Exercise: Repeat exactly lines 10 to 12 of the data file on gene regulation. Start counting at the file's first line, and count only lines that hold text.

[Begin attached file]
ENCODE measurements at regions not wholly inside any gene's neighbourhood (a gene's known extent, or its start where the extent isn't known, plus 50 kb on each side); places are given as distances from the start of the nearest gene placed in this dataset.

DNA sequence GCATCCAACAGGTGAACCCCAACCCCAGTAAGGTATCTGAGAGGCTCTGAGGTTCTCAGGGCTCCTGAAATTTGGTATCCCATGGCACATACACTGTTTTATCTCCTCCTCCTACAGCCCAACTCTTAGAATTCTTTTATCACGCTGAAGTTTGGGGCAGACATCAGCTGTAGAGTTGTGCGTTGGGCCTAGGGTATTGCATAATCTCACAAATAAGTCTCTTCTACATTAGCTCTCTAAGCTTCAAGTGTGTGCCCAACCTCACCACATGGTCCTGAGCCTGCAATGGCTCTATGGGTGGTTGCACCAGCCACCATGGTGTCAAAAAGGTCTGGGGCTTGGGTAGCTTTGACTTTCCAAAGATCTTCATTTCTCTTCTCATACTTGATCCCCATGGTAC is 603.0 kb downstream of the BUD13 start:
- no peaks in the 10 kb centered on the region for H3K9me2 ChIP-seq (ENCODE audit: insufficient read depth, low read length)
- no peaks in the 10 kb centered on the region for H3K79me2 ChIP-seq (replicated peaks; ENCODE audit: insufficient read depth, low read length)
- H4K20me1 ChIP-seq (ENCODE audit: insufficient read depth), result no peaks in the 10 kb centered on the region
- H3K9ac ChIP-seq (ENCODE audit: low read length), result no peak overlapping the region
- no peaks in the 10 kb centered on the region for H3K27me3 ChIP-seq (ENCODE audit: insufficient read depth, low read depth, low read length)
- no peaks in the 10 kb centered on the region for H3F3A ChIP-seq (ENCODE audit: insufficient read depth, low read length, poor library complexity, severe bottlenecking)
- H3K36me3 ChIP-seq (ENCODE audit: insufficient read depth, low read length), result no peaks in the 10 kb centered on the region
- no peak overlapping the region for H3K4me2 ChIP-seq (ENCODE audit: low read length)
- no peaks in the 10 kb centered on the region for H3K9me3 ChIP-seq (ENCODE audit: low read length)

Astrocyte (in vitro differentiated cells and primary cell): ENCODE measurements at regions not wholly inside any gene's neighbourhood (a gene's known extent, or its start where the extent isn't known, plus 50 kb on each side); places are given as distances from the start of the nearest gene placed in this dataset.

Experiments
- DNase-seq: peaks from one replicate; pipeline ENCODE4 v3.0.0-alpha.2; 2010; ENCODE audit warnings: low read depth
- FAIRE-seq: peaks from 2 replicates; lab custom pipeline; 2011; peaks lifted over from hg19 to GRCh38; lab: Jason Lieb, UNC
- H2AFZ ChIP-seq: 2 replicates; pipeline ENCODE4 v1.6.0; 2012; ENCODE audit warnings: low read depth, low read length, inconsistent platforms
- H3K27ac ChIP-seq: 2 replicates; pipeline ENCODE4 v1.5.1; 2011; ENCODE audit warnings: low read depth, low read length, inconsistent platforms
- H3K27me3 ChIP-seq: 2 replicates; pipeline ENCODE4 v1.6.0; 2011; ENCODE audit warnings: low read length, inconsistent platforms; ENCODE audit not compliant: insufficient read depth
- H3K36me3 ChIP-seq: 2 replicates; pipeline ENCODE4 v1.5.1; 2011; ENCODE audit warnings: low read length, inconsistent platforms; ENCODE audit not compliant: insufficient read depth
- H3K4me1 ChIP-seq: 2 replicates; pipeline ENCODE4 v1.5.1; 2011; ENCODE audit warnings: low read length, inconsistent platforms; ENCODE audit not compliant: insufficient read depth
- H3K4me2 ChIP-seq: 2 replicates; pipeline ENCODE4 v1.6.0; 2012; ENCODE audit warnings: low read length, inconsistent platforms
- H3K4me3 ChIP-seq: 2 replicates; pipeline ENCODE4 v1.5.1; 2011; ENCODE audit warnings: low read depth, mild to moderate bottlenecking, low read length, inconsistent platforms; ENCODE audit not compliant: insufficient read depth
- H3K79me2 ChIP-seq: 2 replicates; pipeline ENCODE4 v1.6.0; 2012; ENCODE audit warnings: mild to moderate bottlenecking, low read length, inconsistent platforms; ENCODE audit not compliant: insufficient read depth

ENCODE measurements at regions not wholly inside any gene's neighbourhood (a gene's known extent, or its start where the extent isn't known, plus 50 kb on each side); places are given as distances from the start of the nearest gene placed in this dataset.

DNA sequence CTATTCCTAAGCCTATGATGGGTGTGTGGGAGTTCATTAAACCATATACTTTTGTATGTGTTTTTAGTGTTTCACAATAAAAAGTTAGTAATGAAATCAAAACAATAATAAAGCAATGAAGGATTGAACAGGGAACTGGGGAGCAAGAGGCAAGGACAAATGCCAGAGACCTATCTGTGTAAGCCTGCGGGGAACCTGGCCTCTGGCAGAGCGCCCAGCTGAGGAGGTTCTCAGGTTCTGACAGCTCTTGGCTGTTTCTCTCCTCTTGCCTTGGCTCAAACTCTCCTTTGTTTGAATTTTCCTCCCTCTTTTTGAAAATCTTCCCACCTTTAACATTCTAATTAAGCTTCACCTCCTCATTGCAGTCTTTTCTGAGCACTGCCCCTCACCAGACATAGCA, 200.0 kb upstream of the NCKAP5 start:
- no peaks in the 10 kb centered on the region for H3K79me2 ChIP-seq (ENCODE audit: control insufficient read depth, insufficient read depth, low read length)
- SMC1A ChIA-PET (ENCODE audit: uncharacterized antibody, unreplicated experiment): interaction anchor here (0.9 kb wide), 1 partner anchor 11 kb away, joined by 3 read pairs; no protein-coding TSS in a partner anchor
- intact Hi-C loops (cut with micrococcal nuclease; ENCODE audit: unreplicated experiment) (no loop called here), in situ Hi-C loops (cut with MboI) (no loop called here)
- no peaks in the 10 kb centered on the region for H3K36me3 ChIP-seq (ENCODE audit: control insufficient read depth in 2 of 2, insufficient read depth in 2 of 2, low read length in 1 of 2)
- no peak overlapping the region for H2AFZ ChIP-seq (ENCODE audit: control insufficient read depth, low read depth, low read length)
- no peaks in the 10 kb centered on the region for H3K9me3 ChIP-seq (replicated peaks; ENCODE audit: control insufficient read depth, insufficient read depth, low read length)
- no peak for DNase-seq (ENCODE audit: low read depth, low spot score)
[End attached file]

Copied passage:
- no peak overlapping the region for H3K4me2 ChIP-seq (ENCODE audit: low read length)
- no peaks in the 10 kb centered on the region for H3K9me3 ChIP-seq (ENCODE audit: low read length)

Astrocyte (in vitro differentiated cells and primary cell): ENCODE measurements at regions not wholly inside any gene's neighbourhood (a gene's known extent, or its start where the extent isn't known, plus 50 kb on each side); places are given as distances from the start of the nearest gene placed in this dataset.